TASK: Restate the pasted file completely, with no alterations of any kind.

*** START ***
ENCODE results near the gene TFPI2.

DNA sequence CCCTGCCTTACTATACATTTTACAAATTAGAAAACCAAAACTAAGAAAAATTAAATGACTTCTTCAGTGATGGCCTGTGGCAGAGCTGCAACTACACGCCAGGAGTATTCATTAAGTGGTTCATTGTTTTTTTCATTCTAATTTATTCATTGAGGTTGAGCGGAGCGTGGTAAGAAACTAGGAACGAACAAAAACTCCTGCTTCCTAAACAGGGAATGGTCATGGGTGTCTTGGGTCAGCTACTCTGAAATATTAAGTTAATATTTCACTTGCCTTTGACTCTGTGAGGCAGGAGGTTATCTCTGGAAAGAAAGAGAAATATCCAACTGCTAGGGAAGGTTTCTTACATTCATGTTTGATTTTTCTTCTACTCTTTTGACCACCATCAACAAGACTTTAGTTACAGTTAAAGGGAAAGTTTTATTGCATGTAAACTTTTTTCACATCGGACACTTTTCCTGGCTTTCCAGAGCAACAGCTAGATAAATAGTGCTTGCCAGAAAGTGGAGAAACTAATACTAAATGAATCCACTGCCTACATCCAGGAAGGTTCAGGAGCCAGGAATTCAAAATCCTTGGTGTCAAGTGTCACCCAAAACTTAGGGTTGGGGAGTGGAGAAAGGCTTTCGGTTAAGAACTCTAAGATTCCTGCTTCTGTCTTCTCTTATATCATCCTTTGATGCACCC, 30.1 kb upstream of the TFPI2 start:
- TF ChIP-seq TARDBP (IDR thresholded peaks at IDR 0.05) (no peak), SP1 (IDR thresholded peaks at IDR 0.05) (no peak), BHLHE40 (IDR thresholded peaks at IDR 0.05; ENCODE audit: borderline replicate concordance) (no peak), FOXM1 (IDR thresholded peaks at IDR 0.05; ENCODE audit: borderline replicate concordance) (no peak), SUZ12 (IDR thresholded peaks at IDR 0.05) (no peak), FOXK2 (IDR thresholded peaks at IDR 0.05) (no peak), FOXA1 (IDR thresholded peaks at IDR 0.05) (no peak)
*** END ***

ENCODE results near the gene TFPI2.

DNA sequence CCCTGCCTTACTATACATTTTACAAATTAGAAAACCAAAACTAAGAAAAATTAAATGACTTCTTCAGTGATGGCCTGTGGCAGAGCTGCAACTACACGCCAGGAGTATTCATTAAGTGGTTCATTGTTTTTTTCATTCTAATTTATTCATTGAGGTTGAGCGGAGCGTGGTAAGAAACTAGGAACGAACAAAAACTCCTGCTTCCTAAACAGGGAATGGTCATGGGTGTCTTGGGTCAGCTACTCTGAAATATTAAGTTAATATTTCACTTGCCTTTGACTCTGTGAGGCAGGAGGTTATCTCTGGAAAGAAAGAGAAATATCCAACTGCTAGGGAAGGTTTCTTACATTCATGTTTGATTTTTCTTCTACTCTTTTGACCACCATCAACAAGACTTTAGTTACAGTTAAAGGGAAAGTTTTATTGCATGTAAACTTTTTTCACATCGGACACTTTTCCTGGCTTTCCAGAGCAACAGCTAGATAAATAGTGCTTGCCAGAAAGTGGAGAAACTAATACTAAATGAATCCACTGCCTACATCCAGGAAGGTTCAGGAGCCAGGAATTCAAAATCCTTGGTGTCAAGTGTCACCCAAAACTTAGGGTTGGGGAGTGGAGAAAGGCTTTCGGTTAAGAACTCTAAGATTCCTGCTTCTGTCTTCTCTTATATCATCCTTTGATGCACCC, 30.1 kb upstream of the TFPI2 start:
- TF ChIP-seq TARDBP (IDR thresholded peaks at IDR 0.05) (no peak), SP1 (IDR thresholded peaks at IDR 0.05) (no peak), BHLHE40 (IDR thresholded peaks at IDR 0.05; ENCODE audit: borderline replicate concordance) (no peak), FOXM1 (IDR thresholded peaks at IDR 0.05; ENCODE audit: borderline replicate concordance) (no peak), SUZ12 (IDR thresholded peaks at IDR 0.05) (no peak), FOXK2 (IDR thresholded peaks at IDR 0.05) (no peak), FOXA1 (IDR thresholded peaks at IDR 0.05) (no peak)